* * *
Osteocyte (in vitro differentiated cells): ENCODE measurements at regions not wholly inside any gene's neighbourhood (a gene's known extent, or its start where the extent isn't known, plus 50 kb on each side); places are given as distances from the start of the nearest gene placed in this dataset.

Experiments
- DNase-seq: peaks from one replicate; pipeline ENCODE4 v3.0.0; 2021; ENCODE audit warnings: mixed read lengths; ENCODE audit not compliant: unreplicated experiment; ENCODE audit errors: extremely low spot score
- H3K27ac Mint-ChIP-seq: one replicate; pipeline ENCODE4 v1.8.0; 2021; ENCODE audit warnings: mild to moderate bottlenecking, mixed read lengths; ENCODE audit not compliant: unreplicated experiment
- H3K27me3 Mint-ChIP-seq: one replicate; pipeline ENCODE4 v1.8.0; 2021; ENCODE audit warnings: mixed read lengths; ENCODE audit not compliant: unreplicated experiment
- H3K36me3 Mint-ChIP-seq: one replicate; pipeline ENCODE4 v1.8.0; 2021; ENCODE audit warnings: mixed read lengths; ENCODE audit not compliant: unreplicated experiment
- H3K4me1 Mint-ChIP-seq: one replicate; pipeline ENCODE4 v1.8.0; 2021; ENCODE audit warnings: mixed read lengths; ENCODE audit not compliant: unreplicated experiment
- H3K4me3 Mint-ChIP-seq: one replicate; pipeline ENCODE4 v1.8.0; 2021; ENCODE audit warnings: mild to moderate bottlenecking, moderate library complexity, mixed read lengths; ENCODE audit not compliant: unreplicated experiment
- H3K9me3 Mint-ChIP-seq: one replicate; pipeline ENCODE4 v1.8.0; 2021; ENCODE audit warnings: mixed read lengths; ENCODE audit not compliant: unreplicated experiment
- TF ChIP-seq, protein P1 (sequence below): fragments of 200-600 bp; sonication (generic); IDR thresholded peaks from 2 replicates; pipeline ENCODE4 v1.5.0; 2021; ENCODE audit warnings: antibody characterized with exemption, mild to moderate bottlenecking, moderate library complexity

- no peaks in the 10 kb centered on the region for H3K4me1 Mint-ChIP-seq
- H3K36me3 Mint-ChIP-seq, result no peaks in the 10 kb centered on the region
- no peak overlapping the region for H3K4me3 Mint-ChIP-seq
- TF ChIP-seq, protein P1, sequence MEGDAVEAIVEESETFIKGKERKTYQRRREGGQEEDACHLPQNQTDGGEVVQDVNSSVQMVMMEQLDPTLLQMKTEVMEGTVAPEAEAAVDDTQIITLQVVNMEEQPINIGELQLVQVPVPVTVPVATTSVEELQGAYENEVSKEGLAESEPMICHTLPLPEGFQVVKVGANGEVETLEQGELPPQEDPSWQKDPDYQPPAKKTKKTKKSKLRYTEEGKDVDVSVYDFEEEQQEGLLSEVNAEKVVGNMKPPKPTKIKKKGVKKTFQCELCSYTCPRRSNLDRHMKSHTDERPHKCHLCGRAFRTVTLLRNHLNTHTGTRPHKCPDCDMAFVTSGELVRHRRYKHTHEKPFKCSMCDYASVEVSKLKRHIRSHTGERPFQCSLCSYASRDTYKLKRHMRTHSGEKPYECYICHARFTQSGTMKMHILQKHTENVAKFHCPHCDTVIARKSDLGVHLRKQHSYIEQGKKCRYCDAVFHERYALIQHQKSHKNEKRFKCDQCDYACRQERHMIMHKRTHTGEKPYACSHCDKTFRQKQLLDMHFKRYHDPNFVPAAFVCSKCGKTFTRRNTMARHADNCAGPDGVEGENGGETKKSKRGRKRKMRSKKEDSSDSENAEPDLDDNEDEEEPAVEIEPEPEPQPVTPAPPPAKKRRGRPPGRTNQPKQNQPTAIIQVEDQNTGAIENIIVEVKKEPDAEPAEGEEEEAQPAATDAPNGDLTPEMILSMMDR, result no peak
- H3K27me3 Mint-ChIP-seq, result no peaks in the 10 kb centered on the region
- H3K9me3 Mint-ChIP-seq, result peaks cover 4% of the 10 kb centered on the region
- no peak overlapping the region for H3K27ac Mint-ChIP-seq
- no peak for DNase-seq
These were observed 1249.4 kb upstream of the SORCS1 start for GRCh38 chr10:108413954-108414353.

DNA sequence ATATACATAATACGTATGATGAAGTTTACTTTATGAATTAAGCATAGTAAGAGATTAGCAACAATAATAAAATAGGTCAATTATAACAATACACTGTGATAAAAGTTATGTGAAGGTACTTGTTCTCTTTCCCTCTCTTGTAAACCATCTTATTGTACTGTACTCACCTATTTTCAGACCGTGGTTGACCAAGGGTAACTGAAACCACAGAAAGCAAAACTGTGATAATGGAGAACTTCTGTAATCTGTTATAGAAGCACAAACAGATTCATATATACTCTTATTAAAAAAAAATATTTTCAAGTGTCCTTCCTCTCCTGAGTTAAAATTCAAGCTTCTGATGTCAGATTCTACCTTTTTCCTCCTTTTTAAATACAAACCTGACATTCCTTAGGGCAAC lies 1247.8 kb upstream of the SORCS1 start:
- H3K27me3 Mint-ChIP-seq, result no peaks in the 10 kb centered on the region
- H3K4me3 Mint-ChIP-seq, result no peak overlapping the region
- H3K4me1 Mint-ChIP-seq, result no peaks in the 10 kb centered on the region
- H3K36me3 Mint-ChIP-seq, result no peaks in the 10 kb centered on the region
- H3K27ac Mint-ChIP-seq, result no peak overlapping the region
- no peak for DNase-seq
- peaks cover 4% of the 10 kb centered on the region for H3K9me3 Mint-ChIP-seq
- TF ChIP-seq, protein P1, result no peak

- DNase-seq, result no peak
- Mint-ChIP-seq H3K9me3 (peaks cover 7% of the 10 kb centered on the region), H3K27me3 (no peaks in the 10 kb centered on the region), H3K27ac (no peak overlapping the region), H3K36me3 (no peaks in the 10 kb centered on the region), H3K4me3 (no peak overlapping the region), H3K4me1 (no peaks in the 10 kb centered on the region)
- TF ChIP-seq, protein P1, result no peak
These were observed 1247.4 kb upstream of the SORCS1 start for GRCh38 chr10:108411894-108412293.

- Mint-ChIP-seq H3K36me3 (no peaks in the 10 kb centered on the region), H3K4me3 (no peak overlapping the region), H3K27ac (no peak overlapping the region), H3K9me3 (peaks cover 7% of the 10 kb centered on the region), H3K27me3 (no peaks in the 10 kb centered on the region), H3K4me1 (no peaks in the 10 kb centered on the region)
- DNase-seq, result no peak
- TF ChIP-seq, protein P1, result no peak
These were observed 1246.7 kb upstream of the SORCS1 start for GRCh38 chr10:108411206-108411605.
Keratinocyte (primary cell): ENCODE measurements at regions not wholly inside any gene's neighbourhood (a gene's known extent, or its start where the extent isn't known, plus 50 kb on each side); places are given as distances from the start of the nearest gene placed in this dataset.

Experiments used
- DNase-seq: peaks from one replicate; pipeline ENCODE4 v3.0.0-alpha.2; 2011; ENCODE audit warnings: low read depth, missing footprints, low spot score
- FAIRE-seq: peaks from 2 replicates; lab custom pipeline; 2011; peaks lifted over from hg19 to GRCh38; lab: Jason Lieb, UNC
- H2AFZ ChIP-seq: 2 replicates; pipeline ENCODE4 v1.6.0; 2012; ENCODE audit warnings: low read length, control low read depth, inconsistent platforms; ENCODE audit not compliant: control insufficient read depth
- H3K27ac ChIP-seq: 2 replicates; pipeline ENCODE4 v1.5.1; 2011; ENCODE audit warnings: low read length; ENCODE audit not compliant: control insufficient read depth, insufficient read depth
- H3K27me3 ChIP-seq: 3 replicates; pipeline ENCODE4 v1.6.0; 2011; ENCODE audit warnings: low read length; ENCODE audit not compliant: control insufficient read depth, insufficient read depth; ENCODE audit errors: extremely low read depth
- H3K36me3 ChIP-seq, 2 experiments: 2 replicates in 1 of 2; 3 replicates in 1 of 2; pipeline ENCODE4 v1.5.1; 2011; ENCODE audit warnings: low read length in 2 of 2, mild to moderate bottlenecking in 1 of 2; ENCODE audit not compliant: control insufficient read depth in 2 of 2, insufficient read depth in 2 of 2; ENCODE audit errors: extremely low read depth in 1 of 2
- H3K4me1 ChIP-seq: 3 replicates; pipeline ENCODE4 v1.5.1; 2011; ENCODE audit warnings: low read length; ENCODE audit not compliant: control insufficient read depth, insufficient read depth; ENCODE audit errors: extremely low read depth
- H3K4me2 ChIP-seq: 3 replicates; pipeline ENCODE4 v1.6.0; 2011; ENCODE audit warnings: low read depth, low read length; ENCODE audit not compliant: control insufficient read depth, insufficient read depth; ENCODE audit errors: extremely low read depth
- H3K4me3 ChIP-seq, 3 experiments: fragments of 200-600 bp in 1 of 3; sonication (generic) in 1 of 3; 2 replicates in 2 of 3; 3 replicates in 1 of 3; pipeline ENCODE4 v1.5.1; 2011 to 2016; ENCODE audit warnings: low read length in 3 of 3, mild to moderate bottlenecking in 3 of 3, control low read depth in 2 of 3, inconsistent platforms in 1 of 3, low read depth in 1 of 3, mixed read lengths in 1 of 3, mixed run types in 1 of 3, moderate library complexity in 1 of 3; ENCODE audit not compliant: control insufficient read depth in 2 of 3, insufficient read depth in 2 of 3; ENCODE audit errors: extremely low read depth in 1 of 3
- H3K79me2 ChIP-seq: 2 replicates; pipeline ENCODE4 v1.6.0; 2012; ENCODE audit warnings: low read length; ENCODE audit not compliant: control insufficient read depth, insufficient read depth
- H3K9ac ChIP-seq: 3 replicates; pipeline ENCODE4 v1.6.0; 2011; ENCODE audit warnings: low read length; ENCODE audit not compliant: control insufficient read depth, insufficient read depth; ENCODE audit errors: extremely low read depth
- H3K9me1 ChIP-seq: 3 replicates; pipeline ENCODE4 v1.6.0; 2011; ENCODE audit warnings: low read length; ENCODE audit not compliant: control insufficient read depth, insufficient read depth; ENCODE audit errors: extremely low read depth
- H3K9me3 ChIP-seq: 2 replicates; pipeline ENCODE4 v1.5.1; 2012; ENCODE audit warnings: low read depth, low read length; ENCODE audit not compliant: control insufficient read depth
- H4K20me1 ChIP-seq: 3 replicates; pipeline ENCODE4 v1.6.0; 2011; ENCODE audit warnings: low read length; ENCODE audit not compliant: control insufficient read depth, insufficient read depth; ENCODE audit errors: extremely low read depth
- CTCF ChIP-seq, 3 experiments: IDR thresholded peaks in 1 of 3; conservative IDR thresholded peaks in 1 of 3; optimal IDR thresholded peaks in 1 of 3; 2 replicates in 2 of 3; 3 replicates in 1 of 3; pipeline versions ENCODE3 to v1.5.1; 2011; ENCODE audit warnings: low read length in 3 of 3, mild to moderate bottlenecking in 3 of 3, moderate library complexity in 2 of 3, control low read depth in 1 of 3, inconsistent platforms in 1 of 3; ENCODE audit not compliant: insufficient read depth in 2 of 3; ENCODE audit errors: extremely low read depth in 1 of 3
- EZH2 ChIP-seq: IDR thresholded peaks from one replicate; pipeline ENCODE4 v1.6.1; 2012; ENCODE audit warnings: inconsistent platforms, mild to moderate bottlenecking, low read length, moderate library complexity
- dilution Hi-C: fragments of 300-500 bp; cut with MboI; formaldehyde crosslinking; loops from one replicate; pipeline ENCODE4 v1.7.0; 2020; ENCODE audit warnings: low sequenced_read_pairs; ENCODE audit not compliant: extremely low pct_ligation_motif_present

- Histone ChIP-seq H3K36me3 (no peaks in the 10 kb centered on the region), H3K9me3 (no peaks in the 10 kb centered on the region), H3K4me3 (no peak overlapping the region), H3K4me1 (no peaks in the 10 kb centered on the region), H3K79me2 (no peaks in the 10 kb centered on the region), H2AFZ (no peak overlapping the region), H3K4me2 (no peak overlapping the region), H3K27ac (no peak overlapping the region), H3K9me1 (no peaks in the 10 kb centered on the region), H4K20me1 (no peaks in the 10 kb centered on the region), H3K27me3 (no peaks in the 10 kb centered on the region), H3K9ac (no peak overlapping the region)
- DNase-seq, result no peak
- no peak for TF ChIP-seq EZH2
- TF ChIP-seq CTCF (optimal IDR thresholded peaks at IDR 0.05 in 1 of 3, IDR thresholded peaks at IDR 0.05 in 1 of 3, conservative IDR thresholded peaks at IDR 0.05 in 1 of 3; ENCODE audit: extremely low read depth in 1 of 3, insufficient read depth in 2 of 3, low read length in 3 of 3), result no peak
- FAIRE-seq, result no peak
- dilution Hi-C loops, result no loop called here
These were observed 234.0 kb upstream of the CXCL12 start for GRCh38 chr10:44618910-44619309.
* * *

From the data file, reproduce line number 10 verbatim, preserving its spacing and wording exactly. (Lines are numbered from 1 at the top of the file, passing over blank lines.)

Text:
- TF ChIP-seq, protein P1 (sequence below): fragments of 200-600 bp; sonication (generic); IDR thresholded peaks from 2 replicates; pipeline ENCODE4 v1.5.0; 2021; ENCODE audit warnings: antibody characterized with exemption, mild to moderate bottlenecking, moderate library complexity